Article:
Adrienne Martini Reviews Last Exit by Max Gladstone

Last Exit, Max Gladstone (Tor 978-0-76533-573-9, $18.99, 400pp, tp). March 2022.

Max Gladstone’s voice is one that defies easy description. It’s both succinct and verbose, dour and silly, dark but also light. Last Exit, his homage to the great American road story, is peak Gladstone, the voice he has de­veloped through his Hugo-nominated Craft series and his award-winning This is How You Lose the Time War. Yes, that last title was co-written with Amal El-Mohtar, but the epistolary structure only illuminates how singular each writer’s voice is by giving them something to push against and contrast with.

Last Exit is about five friends from college: Zelda, Sal, Ish, Ramón, and Sarah. The five dis­cover the (both magic and not) secret to slipping into alternative versions of reality. After gradua­tion, they spend two years on the road, searching for a better timeline. Instead, they only discover rot – and, more tragically, lose a member of the team to it.

Ten years on, Zelda is the only one still fight­ing against the blackness that poisons our world. Eventually, the whole band-minus-one is back together and ready to do save the world properly this time. Gladstone bounces around in time to fill in all of the hows and whys, while also taking time for small side trips that muse about the nature of America itself. Like this one about Robert Moses and urban infrastructure: ‘‘Build a road and change a city. Lock it into your vision. Every car driven over asphalt is a prayer to the gods the builders choose.’’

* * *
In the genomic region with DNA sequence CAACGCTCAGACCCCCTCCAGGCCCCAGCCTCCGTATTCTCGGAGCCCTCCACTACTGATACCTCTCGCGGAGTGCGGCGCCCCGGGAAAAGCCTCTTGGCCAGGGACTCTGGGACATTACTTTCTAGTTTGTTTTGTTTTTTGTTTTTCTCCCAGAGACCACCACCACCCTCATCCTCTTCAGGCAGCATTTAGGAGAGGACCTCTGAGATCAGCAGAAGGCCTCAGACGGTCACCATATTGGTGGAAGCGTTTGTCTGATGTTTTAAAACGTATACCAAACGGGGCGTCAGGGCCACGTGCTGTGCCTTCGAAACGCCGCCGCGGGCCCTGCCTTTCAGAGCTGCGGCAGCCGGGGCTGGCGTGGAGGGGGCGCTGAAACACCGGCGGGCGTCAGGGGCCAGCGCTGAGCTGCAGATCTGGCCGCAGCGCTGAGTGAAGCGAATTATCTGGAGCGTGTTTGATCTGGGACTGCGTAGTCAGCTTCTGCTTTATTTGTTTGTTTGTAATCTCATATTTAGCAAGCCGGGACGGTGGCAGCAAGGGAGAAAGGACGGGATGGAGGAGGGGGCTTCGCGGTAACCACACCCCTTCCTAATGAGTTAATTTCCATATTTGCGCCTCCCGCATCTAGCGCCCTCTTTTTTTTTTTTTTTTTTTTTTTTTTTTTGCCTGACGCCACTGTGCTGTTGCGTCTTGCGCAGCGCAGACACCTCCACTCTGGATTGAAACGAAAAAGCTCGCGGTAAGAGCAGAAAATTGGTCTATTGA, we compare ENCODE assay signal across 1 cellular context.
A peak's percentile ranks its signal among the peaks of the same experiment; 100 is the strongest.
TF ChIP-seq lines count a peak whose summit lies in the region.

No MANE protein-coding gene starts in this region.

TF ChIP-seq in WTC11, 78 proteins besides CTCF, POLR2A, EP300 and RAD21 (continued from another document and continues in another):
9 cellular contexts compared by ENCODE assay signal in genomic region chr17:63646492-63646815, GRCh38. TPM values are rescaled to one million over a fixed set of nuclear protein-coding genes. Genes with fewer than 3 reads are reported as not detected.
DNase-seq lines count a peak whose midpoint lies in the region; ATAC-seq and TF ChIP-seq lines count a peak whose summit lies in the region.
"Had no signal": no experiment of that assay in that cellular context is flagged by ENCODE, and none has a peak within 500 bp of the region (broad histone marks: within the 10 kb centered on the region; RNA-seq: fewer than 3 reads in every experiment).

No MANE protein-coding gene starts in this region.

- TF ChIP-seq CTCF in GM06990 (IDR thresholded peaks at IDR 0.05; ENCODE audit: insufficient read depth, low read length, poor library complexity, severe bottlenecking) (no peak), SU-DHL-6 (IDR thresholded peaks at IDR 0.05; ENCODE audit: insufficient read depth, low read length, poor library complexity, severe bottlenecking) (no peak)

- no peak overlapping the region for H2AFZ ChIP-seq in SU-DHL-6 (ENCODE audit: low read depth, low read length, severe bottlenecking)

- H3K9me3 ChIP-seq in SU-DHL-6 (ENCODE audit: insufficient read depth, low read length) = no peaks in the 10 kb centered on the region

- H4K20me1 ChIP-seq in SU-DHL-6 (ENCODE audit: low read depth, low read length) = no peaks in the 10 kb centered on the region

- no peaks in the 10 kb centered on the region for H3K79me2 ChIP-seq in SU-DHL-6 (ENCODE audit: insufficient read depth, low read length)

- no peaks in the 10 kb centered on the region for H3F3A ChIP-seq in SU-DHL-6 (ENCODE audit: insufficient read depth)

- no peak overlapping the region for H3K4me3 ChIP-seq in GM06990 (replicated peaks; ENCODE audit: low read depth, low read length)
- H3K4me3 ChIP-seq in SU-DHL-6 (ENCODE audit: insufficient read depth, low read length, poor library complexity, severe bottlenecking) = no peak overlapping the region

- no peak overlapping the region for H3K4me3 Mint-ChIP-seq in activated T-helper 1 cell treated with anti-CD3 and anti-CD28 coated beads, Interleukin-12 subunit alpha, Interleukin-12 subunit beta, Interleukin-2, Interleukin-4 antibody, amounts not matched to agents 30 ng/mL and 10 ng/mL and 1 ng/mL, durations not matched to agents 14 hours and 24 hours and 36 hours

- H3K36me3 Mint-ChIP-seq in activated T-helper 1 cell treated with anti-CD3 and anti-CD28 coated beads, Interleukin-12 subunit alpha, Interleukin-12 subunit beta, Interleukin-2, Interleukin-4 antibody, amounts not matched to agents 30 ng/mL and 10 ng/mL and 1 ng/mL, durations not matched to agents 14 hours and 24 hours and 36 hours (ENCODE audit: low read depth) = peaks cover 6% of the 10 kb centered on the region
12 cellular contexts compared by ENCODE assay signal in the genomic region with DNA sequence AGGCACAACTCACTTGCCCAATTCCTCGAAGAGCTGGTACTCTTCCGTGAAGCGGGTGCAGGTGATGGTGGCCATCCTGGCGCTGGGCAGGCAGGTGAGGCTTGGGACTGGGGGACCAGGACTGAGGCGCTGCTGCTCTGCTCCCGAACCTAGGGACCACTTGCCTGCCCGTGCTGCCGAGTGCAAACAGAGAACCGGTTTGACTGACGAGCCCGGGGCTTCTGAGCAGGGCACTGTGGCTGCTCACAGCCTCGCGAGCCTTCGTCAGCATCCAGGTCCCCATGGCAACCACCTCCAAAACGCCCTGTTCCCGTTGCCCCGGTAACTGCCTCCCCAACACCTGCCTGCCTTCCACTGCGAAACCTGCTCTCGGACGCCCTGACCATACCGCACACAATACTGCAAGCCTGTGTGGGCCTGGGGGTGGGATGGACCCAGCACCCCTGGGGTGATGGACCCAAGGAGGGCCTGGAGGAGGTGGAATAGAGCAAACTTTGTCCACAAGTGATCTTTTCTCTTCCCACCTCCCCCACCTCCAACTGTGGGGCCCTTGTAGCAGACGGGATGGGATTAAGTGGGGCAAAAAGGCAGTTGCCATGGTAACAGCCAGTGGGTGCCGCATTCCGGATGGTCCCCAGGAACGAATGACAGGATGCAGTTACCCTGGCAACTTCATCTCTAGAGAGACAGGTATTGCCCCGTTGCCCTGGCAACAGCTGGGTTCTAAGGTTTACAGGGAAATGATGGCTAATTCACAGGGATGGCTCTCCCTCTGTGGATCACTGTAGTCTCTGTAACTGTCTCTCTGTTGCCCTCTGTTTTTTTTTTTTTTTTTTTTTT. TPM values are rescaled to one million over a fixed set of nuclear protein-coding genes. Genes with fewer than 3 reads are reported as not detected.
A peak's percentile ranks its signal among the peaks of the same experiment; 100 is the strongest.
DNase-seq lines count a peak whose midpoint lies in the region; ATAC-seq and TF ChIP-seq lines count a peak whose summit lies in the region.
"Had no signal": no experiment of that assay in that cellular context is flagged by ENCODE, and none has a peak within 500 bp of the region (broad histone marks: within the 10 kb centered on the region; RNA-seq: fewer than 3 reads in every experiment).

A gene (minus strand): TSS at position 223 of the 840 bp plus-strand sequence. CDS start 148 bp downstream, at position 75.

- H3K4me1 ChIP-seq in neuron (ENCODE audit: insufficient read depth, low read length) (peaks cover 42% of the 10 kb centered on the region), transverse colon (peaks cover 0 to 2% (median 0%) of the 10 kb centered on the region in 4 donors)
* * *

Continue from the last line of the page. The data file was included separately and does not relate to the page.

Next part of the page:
When Last Exit is firing on all cylinders, the story burns and builds. Gladstone has captured the cleansing nature of both love and rage, oftentimes in the same paragraphs. There are moments when the story gets lost in one cul-de-sac too many, but that feels like a forgivable flaw when the work itself is so distinctive and propulsive.

Adrienne Martini has been reading or writing about science fiction for decades and has had two non-fiction, non-genre books published by Simon and Schuster. She lives in Upstate New York with one husband, two kids, and one corgi. She also runs a lot.

This review and more like it in the June 2022 issue of Locus.

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